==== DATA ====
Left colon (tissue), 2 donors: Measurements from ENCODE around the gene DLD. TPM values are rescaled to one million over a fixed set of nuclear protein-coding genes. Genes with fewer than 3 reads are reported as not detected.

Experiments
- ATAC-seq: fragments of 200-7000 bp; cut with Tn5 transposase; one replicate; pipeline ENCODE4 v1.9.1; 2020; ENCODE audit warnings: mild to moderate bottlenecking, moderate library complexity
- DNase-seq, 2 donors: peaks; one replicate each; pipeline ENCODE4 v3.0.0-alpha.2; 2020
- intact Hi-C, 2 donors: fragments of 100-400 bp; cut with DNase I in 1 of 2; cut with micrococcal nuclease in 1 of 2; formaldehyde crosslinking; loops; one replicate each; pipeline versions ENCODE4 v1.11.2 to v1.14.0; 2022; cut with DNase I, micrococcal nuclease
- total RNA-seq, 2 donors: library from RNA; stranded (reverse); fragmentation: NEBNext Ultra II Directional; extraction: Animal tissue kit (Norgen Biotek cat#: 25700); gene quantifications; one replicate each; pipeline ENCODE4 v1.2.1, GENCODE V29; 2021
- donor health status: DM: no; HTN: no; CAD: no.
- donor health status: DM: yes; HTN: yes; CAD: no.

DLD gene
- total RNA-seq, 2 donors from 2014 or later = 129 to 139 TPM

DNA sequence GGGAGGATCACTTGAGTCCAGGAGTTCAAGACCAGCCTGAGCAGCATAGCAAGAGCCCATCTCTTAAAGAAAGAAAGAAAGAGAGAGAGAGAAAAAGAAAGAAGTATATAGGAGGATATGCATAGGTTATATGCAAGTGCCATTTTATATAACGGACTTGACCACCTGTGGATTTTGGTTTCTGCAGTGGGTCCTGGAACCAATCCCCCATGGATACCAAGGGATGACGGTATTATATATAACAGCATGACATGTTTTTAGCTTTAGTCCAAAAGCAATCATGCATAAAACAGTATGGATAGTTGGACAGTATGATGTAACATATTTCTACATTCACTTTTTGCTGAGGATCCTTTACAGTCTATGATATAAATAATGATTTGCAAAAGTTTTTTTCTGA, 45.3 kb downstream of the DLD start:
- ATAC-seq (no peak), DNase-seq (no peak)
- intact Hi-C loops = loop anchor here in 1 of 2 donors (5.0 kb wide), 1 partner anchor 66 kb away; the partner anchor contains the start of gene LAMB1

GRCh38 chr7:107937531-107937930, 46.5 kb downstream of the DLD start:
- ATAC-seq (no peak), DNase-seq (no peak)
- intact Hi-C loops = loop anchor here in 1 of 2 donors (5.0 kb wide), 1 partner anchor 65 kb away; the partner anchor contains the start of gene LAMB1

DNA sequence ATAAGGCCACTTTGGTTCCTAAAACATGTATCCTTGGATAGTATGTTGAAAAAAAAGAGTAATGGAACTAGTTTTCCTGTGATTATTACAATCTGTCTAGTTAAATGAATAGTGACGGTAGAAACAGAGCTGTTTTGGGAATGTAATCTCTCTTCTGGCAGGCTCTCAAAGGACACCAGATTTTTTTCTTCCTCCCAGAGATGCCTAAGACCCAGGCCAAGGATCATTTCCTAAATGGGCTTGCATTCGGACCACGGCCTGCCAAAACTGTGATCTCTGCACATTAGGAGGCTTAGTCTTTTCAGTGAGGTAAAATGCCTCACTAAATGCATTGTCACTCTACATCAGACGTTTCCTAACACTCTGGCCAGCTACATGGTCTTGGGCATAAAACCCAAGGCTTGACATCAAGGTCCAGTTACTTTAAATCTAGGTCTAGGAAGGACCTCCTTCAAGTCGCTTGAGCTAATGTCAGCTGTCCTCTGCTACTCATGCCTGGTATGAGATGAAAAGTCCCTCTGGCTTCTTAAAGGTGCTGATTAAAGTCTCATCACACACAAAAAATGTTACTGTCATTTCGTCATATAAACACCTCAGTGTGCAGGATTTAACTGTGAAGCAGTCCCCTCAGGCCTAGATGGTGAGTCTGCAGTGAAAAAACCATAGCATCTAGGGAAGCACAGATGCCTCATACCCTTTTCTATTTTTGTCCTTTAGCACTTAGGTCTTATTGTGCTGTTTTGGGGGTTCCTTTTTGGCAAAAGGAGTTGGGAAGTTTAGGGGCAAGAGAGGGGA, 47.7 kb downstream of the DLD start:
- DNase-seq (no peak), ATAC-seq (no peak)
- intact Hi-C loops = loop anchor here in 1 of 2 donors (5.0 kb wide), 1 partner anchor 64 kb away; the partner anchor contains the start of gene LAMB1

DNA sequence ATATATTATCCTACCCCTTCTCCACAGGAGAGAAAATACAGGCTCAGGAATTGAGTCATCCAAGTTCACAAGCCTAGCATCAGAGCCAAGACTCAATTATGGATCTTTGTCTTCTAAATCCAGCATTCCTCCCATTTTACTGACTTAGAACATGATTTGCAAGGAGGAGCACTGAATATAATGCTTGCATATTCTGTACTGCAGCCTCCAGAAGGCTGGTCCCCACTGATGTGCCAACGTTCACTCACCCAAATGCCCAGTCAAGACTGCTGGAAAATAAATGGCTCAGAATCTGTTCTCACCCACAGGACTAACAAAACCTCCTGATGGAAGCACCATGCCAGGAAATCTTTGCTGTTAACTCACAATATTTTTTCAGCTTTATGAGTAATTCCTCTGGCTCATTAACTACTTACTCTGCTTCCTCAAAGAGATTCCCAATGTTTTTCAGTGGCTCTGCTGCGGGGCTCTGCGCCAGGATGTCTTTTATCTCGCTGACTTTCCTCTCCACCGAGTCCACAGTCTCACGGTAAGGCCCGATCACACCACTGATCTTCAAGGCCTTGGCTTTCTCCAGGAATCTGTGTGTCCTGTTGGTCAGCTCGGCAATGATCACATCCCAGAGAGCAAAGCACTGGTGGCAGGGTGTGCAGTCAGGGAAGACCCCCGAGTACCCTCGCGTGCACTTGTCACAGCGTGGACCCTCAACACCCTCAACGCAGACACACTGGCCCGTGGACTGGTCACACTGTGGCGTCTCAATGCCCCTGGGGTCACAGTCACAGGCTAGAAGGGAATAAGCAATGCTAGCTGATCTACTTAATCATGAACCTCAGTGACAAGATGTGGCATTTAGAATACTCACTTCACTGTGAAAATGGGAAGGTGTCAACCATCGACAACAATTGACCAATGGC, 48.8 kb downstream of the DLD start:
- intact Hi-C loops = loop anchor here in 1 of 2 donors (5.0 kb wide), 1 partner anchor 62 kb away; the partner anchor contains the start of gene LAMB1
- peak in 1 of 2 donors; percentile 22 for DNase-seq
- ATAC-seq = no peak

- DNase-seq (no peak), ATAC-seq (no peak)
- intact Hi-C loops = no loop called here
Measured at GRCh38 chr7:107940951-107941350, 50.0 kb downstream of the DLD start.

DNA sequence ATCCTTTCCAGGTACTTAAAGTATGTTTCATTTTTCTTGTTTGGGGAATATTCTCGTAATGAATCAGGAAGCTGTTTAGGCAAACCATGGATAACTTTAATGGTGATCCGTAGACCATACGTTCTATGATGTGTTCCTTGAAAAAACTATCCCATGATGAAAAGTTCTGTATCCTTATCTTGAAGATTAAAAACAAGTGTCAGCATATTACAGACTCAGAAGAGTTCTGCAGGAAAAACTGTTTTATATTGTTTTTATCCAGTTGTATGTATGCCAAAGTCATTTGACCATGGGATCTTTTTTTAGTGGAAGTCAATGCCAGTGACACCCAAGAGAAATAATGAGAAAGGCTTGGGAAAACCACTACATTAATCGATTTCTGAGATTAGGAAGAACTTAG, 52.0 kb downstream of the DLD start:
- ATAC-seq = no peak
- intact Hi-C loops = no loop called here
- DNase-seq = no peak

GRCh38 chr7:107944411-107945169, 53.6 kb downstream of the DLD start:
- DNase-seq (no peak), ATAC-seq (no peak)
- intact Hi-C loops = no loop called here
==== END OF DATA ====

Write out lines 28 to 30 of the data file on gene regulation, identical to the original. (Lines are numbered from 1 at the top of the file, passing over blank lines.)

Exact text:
- ATAC-seq = no peak
- intact Hi-C loops = no loop called here
- DNase-seq = no peak